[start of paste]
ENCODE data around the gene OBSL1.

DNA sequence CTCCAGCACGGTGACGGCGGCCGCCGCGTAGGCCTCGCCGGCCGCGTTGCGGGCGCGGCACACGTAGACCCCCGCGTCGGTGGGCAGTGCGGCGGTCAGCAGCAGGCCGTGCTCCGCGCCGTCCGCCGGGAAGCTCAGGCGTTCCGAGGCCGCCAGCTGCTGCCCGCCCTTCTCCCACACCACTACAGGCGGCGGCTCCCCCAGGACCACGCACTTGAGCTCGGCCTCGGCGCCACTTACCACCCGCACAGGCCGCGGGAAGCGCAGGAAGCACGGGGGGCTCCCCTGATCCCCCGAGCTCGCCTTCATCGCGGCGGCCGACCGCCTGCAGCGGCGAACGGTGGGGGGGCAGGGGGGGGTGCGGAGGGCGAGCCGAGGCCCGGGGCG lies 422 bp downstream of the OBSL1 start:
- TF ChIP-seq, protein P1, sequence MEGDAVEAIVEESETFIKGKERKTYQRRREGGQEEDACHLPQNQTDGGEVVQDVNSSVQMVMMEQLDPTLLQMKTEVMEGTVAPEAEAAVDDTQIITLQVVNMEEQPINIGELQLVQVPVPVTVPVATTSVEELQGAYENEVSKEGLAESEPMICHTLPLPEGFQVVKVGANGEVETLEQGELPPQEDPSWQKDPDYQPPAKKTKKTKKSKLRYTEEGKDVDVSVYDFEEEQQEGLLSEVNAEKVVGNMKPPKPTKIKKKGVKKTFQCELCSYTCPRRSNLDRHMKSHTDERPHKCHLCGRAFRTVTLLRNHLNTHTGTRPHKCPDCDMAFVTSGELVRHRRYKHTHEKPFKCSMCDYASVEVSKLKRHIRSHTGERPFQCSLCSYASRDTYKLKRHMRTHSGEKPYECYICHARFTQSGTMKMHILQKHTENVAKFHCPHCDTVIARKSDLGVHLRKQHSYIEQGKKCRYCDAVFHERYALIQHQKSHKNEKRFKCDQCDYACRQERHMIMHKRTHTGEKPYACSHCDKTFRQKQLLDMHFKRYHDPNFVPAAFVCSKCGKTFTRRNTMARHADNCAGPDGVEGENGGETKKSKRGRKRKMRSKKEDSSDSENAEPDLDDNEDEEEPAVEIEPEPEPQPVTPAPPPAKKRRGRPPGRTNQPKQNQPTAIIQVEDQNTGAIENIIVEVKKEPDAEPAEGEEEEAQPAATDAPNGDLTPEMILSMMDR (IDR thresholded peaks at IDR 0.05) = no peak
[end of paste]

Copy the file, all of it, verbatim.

ENCODE data around the gene OBSL1.

DNA sequence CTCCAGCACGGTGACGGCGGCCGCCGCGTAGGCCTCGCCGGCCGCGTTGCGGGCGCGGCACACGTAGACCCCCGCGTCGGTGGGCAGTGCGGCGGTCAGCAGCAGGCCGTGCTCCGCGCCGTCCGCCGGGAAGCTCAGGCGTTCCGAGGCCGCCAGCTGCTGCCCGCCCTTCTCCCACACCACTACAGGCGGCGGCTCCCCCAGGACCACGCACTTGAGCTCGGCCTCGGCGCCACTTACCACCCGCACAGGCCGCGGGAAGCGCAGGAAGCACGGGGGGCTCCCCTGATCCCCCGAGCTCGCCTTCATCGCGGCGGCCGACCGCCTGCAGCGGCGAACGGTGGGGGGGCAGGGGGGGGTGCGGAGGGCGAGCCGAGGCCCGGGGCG lies 422 bp downstream of the OBSL1 start:
- TF ChIP-seq, protein P1, sequence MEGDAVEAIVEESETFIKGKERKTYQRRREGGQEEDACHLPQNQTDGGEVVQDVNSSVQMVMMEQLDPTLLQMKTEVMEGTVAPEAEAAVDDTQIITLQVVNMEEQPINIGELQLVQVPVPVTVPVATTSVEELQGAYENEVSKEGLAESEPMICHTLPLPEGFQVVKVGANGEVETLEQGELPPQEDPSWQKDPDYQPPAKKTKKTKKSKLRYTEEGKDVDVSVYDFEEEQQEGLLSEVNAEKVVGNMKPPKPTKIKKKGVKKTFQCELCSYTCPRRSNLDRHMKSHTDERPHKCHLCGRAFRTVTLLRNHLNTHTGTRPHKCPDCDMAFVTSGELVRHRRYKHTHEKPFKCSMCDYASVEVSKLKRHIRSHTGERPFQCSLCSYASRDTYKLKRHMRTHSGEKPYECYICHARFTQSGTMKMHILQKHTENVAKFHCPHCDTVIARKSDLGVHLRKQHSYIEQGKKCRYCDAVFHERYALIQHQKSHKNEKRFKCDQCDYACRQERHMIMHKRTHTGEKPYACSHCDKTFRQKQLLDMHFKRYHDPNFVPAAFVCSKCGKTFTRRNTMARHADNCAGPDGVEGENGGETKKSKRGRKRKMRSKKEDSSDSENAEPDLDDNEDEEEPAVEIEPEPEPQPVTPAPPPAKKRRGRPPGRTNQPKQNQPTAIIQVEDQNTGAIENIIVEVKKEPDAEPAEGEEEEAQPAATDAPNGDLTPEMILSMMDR (IDR thresholded peaks at IDR 0.05) = no peak